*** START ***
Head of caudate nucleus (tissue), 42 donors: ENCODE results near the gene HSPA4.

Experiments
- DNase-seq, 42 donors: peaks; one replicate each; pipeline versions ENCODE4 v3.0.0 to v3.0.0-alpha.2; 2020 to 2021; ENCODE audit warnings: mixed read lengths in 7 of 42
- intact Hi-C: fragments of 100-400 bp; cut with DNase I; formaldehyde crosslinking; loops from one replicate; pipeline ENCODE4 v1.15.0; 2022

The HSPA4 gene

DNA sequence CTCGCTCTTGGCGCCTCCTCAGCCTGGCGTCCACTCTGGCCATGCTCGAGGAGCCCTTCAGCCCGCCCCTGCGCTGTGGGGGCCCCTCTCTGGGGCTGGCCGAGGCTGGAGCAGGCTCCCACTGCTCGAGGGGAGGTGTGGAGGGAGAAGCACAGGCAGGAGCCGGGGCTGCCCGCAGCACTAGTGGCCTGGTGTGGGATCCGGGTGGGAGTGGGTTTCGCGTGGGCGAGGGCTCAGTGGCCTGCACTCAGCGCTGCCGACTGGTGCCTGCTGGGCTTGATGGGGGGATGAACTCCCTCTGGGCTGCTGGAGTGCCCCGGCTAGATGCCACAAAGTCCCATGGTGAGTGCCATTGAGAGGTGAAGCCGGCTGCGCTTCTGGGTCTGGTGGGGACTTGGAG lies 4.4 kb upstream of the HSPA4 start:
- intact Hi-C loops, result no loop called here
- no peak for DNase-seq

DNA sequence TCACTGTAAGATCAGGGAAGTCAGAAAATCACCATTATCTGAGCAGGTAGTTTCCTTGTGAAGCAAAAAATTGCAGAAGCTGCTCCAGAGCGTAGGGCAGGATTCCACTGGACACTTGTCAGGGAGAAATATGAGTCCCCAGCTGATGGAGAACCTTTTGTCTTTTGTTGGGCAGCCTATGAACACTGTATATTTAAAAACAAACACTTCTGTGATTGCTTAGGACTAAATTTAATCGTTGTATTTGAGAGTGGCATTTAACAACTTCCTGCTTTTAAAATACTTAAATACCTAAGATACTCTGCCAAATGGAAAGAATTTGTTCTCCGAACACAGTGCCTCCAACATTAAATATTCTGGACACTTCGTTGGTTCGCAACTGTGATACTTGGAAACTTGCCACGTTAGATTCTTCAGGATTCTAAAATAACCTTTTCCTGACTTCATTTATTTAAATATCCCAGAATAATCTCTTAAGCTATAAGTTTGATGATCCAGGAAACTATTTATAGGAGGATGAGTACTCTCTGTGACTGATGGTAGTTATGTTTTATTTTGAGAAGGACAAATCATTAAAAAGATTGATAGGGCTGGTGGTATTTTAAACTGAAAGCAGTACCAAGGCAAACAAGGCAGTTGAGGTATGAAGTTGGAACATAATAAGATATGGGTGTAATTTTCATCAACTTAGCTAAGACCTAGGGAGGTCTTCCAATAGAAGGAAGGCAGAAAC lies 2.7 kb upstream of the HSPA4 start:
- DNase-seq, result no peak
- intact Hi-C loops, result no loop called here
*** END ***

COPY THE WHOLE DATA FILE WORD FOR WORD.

Head of caudate nucleus (tissue), 42 donors: ENCODE results near the gene HSPA4.

Experiments
- DNase-seq, 42 donors: peaks; one replicate each; pipeline versions ENCODE4 v3.0.0 to v3.0.0-alpha.2; 2020 to 2021; ENCODE audit warnings: mixed read lengths in 7 of 42
- intact Hi-C: fragments of 100-400 bp; cut with DNase I; formaldehyde crosslinking; loops from one replicate; pipeline ENCODE4 v1.15.0; 2022

The HSPA4 gene

DNA sequence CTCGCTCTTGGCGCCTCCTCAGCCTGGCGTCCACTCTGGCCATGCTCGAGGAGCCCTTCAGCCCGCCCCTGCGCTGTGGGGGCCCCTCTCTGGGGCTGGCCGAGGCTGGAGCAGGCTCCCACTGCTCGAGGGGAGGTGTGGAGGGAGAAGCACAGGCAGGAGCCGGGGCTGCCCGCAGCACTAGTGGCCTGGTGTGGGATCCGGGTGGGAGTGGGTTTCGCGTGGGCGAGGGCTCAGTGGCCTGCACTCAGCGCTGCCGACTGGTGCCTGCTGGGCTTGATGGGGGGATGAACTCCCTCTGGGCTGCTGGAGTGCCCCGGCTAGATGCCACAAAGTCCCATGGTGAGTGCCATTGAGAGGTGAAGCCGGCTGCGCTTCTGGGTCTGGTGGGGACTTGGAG lies 4.4 kb upstream of the HSPA4 start:
- intact Hi-C loops, result no loop called here
- no peak for DNase-seq

DNA sequence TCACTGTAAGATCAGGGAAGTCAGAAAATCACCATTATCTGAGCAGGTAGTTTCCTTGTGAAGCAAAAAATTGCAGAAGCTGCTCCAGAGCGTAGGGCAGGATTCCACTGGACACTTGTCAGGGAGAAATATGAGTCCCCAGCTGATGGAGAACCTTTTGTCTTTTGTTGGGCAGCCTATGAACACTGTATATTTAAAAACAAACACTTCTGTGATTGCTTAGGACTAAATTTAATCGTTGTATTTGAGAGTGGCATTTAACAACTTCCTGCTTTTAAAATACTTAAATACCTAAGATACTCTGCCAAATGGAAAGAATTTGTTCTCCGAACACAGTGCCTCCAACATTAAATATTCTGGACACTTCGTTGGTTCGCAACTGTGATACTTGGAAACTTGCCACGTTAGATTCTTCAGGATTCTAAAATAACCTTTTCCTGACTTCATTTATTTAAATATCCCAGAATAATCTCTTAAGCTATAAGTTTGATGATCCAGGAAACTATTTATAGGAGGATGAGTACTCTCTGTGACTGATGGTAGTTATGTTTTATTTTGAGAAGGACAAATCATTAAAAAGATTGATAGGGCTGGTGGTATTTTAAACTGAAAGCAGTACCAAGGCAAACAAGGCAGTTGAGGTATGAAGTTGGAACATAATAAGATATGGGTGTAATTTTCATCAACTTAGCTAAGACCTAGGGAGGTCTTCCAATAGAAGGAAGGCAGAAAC lies 2.7 kb upstream of the HSPA4 start:
- DNase-seq, result no peak
- intact Hi-C loops, result no loop called here